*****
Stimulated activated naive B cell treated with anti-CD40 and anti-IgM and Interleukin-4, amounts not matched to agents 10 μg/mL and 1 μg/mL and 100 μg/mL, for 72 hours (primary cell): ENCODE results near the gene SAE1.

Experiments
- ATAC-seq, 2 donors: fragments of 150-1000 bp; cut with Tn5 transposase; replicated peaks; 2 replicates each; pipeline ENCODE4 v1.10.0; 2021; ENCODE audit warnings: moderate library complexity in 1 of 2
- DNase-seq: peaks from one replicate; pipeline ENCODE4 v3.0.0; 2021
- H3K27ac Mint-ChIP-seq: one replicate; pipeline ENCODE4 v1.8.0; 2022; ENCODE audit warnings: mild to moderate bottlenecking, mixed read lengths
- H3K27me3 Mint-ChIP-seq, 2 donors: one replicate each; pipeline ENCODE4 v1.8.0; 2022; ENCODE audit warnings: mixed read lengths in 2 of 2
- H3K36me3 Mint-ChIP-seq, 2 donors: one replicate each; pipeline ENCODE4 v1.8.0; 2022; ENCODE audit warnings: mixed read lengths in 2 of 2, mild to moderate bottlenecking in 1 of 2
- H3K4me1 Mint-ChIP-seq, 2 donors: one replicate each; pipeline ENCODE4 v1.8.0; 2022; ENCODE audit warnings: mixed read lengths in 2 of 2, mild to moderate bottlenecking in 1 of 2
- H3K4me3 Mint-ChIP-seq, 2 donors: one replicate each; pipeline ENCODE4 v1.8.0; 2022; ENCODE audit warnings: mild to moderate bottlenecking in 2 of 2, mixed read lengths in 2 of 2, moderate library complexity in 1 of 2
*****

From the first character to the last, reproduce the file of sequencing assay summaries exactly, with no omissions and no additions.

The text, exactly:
Stimulated activated naive B cell treated with anti-CD40 and anti-IgM and Interleukin-4, amounts not matched to agents 10 μg/mL and 1 μg/mL and 100 μg/mL, for 72 hours (primary cell): ENCODE results near the gene SAE1.

Experiments
- ATAC-seq, 2 donors: fragments of 150-1000 bp; cut with Tn5 transposase; replicated peaks; 2 replicates each; pipeline ENCODE4 v1.10.0; 2021; ENCODE audit warnings: moderate library complexity in 1 of 2
- DNase-seq: peaks from one replicate; pipeline ENCODE4 v3.0.0; 2021
- H3K27ac Mint-ChIP-seq: one replicate; pipeline ENCODE4 v1.8.0; 2022; ENCODE audit warnings: mild to moderate bottlenecking, mixed read lengths
- H3K27me3 Mint-ChIP-seq, 2 donors: one replicate each; pipeline ENCODE4 v1.8.0; 2022; ENCODE audit warnings: mixed read lengths in 2 of 2
- H3K36me3 Mint-ChIP-seq, 2 donors: one replicate each; pipeline ENCODE4 v1.8.0; 2022; ENCODE audit warnings: mixed read lengths in 2 of 2, mild to moderate bottlenecking in 1 of 2
- H3K4me1 Mint-ChIP-seq, 2 donors: one replicate each; pipeline ENCODE4 v1.8.0; 2022; ENCODE audit warnings: mixed read lengths in 2 of 2, mild to moderate bottlenecking in 1 of 2
- H3K4me3 Mint-ChIP-seq, 2 donors: one replicate each; pipeline ENCODE4 v1.8.0; 2022; ENCODE audit warnings: mild to moderate bottlenecking in 2 of 2, mixed read lengths in 2 of 2, moderate library complexity in 1 of 2